The Casino File: Why you can’t play poker yet in Atlantic City or Pennsylvania; Guy Fieri inks deals with new Philly and Pittsburgh casinos

America’s favorite card game continues to suffer from COVID-19.
Guy Fieri, The Mayor of @flavortown, announced projects in casinos on either side of Pennsylvania
Guy Fieri, The Mayor of @flavortown, announced projects in casinos on either side of Pennsylvania@GuyFieri on Twitter

As one who is charged with keeping an eye on the action in Atlantic City and Pennsylvania gambling dens, I have been asked more than a few times why, if you can play slot machines, blackjack et al, poker rooms are dark, and when will the cards be “in the air?”

The answer to the second question is: Most likely when life has returned to at least a semblance of pre-COVID normalcy (that is, when the chances of transmission between people are considered extremely-rare-to-non-existent). As for the first query, the answer is a little more involved, but no less understandable.

Even with serious precautions in place (as there are throughout casinos), poker is potentially a “superspreader” activity. First of all, you have as many as 10 people sitting in close proximity for extended periods, all of whom are well within six feet of other players and the dealer. Then there is the matter of the constant touching of cards and chips, which are circulated among players on a continuous basis.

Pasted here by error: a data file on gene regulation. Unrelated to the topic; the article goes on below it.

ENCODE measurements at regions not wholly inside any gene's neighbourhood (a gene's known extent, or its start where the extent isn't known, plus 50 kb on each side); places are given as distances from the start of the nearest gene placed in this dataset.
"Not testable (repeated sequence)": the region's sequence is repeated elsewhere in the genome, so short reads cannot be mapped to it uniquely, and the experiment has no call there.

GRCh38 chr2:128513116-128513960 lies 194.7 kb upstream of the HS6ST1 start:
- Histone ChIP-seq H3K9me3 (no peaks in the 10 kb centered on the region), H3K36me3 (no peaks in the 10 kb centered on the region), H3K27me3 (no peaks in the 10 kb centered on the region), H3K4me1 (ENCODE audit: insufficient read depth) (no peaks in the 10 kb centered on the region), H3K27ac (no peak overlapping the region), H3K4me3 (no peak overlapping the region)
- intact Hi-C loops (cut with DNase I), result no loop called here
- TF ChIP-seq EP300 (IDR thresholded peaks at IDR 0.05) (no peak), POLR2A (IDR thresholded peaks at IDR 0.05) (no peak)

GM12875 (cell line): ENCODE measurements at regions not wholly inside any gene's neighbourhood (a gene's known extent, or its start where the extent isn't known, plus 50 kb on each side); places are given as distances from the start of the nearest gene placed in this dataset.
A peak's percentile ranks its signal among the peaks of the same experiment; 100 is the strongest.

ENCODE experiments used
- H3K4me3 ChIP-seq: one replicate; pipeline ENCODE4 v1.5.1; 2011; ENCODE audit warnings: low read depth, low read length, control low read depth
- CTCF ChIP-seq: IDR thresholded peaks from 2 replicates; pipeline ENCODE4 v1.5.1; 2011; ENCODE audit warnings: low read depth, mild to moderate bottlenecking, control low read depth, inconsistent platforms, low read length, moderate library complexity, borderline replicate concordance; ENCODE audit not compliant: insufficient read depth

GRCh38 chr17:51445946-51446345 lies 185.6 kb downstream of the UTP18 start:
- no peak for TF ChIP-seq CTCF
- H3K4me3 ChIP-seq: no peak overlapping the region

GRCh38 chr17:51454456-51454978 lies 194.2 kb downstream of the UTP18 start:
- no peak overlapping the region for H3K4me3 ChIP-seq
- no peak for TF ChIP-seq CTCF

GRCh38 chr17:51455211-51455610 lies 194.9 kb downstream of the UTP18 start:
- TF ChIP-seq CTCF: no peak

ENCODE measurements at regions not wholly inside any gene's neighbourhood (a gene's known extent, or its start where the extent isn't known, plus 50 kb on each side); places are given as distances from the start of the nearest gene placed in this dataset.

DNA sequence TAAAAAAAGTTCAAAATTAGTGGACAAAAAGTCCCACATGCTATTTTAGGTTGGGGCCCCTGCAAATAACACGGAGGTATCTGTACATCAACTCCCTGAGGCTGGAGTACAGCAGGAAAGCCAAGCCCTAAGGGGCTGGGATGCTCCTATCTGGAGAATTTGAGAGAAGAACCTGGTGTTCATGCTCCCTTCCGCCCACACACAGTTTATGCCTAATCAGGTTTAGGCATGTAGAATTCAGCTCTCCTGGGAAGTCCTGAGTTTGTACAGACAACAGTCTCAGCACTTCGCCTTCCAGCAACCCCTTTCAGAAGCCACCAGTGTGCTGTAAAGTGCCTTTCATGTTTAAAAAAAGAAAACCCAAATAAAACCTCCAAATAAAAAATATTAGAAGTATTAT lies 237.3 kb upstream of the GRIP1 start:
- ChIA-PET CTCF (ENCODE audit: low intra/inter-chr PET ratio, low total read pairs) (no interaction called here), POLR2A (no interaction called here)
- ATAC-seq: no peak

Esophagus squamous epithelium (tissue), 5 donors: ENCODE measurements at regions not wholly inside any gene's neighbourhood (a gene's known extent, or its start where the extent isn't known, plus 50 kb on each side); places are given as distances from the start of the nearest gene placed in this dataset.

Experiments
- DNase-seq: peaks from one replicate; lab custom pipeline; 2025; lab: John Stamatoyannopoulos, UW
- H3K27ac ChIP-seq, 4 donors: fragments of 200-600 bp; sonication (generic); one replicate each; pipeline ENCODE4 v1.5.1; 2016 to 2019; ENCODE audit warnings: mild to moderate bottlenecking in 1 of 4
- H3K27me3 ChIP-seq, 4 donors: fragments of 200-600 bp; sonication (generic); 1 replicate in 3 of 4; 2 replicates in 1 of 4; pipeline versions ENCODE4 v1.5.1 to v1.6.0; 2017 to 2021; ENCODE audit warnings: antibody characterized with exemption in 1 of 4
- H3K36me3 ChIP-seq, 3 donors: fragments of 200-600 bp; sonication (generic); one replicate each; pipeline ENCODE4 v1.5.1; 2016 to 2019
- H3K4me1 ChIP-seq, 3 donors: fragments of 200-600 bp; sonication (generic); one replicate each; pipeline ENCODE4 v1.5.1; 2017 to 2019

But economics play a role as well. Unlike the games offered on casino floors, poker is not mathematically engineered in favor of the house. Instead, casinos make their money by taking a cut of the pot, with the “rake” limited to a maximum $5 per hand in Pennsylvania and $4 in AyCee—a far cry from the hundreds, thousands or even tens of thousands of dollars that can be won on a single hand of blackjack or baccarat. This is why reducing the number of players at a table, as has been done to casino-floor games, makes little financial sense.

As such, poker—in Atlantic City, Pennsylvania and elsewhere—is viewed by the industry as an amenity, that is a bonus customer lure rather than a serious revenue generator (although it is true poker players add to bottom lines by eating in casino restaurants and staying in hotel rooms). Thus, it is likely that a good deal of time needs to pass before it’s time to “shuffle up and deal” once again.

Fieri planting flags in Philly, Pittsburgh

Celebrity restaurateur Guy Fieri may be known as the “Mayor of Flavortown,” but it seems he’s angling to become governor of “Flavorvania.” The Diners, Drive-Ins and Dives star has, over the past couple of weeks, announced projects in casinos on either side of the state.

Live! Philadelphia Casino-Hotel, currently being built in Philly’s stadium district, will showcase two casual-dining outlets, Guy Fieri’s Taco Joint and Guy Fieri’s Burger Joint. On the left-hand side of the Keystone State, look for American Kitchen + Bar—another informal outlet—to feed guests at Live! Casino Pittsburgh.

The Philly complex is expected to open its doors in the first quarter of 2021; the Pittsburgh outpost is slated to debut next month.

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